The oldest living thing in the world: These actinobacteria, recovered from the subterranean brrrrr-osphere that is Siberian permafrost, are estimated to be 500,000 years old. While many ancient microbes have been revived from ancient dormant states, these bacterial cells have been continuously living for half a million years. It’s known that the bacteria aren’t mobile in the frozen Earth, so by radioactively dating the layers of soil around the microbes, scientists were able to estimate their age.
Unable to divide and reproduce, these microbes were shown to be actively repairing their DNA despite the frigid temperatures, their enzymes uniquely adapted to an environment that would mean certain death for perhaps every other creature on Earth. While not growing, moving, or reproducing, this sort of cryostasis counts as living if you ask me (and the scientists who study them).
What do you think this means for the possibility of life on other planets?
(via Rachel Sussman and Brain Pickings. Check out the original 2007 research paper here)
FSA survey data indicates that socio-demographic variables such as age, gender and ethnicity are associated with reported food safety practices, but socio-economic variables such as income, education and housing tenure, are not.
This was the only category of incidents that have been consistently increasing over time, from 147 in 2006 to 322 in 2013. In 2013, more than 30% of microbiological contamination incidents were due to salmonella.
New research published today by the Food Standards Agency gives the most detailed picture yet of how many people suffer from food poisoning in the UK every year and how much food poisoning can be attributed to different foods.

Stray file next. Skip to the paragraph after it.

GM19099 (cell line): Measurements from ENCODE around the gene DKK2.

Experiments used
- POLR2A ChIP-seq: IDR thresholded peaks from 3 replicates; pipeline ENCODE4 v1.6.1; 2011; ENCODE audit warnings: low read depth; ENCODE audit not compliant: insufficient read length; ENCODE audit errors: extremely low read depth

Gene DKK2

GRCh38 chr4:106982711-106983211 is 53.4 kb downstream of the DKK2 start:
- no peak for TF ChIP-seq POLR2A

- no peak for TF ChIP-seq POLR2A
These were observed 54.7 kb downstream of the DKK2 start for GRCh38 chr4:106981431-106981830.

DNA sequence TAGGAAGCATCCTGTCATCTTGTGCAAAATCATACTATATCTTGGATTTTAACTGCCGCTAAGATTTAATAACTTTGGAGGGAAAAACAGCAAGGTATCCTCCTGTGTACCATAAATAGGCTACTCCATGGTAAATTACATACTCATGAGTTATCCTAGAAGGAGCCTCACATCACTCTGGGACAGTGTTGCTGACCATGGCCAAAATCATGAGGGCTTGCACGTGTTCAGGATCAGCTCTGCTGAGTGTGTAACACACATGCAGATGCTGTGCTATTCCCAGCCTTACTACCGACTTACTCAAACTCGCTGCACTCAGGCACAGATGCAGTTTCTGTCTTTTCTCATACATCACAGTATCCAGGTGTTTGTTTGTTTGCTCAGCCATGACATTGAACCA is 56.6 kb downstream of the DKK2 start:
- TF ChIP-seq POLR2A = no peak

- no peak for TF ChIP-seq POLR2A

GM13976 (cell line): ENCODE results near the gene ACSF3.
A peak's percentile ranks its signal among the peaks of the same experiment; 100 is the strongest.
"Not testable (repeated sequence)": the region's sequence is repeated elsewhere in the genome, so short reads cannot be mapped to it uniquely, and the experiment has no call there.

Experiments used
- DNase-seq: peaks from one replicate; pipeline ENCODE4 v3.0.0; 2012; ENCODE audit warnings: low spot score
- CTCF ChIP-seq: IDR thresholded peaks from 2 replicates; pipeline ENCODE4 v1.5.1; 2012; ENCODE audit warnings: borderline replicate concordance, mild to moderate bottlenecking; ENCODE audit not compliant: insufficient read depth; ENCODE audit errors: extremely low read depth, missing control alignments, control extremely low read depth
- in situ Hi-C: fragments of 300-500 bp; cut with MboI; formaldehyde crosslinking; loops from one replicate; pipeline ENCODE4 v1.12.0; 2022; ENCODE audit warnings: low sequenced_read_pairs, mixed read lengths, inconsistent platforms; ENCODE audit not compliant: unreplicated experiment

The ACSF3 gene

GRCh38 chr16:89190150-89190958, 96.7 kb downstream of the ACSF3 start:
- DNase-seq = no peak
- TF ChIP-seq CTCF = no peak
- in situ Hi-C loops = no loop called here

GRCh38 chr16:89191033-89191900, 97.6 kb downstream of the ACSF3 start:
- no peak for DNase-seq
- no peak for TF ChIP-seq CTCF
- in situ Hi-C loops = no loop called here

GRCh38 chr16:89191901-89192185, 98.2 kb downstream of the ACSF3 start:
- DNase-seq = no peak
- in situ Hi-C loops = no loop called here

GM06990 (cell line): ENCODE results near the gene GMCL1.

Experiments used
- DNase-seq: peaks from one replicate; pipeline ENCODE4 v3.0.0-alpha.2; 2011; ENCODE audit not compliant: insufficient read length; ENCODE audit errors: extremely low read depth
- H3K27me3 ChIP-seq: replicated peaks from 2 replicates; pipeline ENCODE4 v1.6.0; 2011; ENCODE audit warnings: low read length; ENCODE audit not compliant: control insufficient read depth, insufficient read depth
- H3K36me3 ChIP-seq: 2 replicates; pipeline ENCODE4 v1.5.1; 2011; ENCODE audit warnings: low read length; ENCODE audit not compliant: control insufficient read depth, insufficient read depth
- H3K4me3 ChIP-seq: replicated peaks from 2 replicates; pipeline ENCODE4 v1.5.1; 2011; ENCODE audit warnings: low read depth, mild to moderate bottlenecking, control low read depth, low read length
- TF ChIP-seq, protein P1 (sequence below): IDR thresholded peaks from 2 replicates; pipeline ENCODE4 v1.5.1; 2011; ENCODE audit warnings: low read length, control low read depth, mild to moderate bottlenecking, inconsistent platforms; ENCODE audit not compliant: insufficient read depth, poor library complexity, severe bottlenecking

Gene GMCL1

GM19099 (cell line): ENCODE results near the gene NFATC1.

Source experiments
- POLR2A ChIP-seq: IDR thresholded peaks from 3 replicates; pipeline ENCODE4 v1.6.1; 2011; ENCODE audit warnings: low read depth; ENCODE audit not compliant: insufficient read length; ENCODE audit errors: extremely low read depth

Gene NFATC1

Scientists at the University of East Anglia have made a breakthrough in the race to solve antibiotic resistance. New research published Wednesday in the journal Nature reveals an Achilles’ heel in the defensive barrier which surrounds drug-resistant bacterial cells.
Once upon a slide…the first microbiology book for 5 year olds!
At last! No more bed time fairy tales about damsels in distress, princesses in pink and knights in white shining armor.
Move over Disney. This is a world we should be opening our kids up to. Steeped in reality. A world 1000x more exciting than those lands too far far far away, and it is all playing out under our very noses, inside our refrigerators, outside our back doors and throughout our own bodies.
Thank you to Nicola Davies (author) and Emily Sutton (illustrator) for this beautiful non-fiction children’s book that introduces young readers to microscopy.
I can’t wait to buy this for my nieces.
Let me know if you need help with the histological sequel ;)
View more of Emily’s beautiful artwork at her website
Find out more about award winning author Nicola at her blog/website
Images and book (ISBN:1406341045) seen at amazon.com and via Walker Books
by Maddie Stone | When most people look at soil, they just see dirt. When I look at soil, I see billions of microorganisms crawling atop one another, consuming the dead in a feasting frenzy that stops for nothing save a deep freeze. I see microbes and their enzymes, the digestive juices that break…
Parents have a big influence on their children’s food hygiene habits, according to a survey by the Food Standards Agency. The results show a link between how people currently prepare their food and the behaviours they experienced when they were kids.